Mumbai (AsiaNews) – “In this Year dedicated to Priests, Father Agnelo shines as a model of how a priest has to be in the modern world,” said Fr Theodore Mascarenhas, an official of Goan descent who works at the Asia desk of the Pontifical Council for Culture. The man in question is Br Agnelo D’Souza, a missionary with the order of Saint Francis Xavier, who died in 1927 and was declared ‘venerable’ in 1986.
Today, thousands of the faithful seek material and spiritual solace through him. In the 82nd anniversary of his death, Christians and others have visited in droves Goa’s Pilar Hill to honour his tomb (pictured).
The venerable’s brethren said Fr Agnelo helped and favoured 200,000 people, noting that his popularity is spreading across India. The novena in his name has in fact been translated into Tamil, Marathi, Konkani, Gujarati as well as English.
“His life is marked by simplicity, humility, renunciation and asceticism. One cannot forget that he decided to enter missionary life after he had done a month’s retreat reflecting on death,” Fr Theodore Mascarenhas said in describing how people are attracted and devotion generated by his depth of character.
Fr Mascarenhas explained that the Venerable joined the Society of Saint Francis Xavier after he was taken by the words of Saint Paul who said, “For if we live, we live for the Lord, and if we die, we die for the Lord; so then, whether we live or die, we are the Lord's” (Rm, 14:8).
Father Agnelo would say, “Trust in God, rest like a dog at the feet of its master,” words that today’s priests must follow, according to Fr Mascarenhas, in a world where they are too often tempted to perform their ministry using technology and media.
The Venerable of the Pilar Society reminds us that the “true fuel in the life of a priest” is “trust in God,” which stems “from a profound union with him in prayer,” and this was Fr. Agnelo's “way of life”.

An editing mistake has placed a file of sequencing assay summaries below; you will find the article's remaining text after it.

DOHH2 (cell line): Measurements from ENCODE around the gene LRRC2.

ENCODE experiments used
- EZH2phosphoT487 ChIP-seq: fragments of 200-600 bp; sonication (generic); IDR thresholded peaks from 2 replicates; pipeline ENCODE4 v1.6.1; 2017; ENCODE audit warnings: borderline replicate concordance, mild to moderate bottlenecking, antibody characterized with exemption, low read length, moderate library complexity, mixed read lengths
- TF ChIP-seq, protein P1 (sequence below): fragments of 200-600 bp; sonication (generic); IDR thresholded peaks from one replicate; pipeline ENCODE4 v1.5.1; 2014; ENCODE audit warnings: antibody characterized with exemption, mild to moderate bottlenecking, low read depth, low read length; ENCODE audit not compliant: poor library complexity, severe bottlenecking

“Without the divine breath we would be reduced to nothing, “the Goan missionary used to say. For this reason, he urged everyone to pray with his or her entire “soul, heart and mind” because “if we do not pay attention to what we ask God, how can he hear us?”
In addition to his constant prayers, Fr. Agnelo is remembered for his focus on the sacrament of reconciliation. Such a thing “must be reasserted among men and women today because it is at the root of reconciliation with God and our fellow human beings,” Fr Mascarenhas said, “as well as the basis for everyone’s inner peace”.
The Venerable also urged the faithful to “approach confession as if it were the last,” telling seminarians and young priests that “a sinner, in order to convert and return to the righteous path through penitence and perfection, must meditate each day for at least 15 minutes and examine his conscience before going to sleep.”
What Fr. Agnelo taught and said is simple. In a modern world full of uncertainties, his words are a breath of fresh air that knows no boundaries. The London church where his death was commemorated last year was full with not only people from Goa but also many locals as well.
Through ‘Friends of Fr. Agnelo’ groups, devotion to him has grown worldwide, including Canada and the United States, Fr Mascarenhas said.
What attracts people to the Venerable is not so much the “extreme austerities and sacrifices” of his life, but his capacity of being “in complete union of heart and body with Jesus Christ.”